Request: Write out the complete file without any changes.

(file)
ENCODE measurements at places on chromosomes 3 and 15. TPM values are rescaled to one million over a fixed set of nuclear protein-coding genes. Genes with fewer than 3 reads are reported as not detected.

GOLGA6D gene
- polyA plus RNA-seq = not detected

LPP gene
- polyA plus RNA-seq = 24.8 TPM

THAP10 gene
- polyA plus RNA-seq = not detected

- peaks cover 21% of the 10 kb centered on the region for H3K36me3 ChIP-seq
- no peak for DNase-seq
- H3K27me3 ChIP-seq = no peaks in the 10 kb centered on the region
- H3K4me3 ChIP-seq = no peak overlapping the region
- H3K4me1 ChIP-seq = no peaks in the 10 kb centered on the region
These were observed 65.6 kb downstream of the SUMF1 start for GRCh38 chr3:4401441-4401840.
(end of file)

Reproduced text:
ENCODE measurements at places on chromosomes 3 and 15. TPM values are rescaled to one million over a fixed set of nuclear protein-coding genes. Genes with fewer than 3 reads are reported as not detected.

GOLGA6D gene
- polyA plus RNA-seq = not detected

LPP gene
- polyA plus RNA-seq = 24.8 TPM

THAP10 gene
- polyA plus RNA-seq = not detected

- peaks cover 21% of the 10 kb centered on the region for H3K36me3 ChIP-seq
- no peak for DNase-seq
- H3K27me3 ChIP-seq = no peaks in the 10 kb centered on the region
- H3K4me3 ChIP-seq = no peak overlapping the region
- H3K4me1 ChIP-seq = no peaks in the 10 kb centered on the region
These were observed 65.6 kb downstream of the SUMF1 start for GRCh38 chr3:4401441-4401840.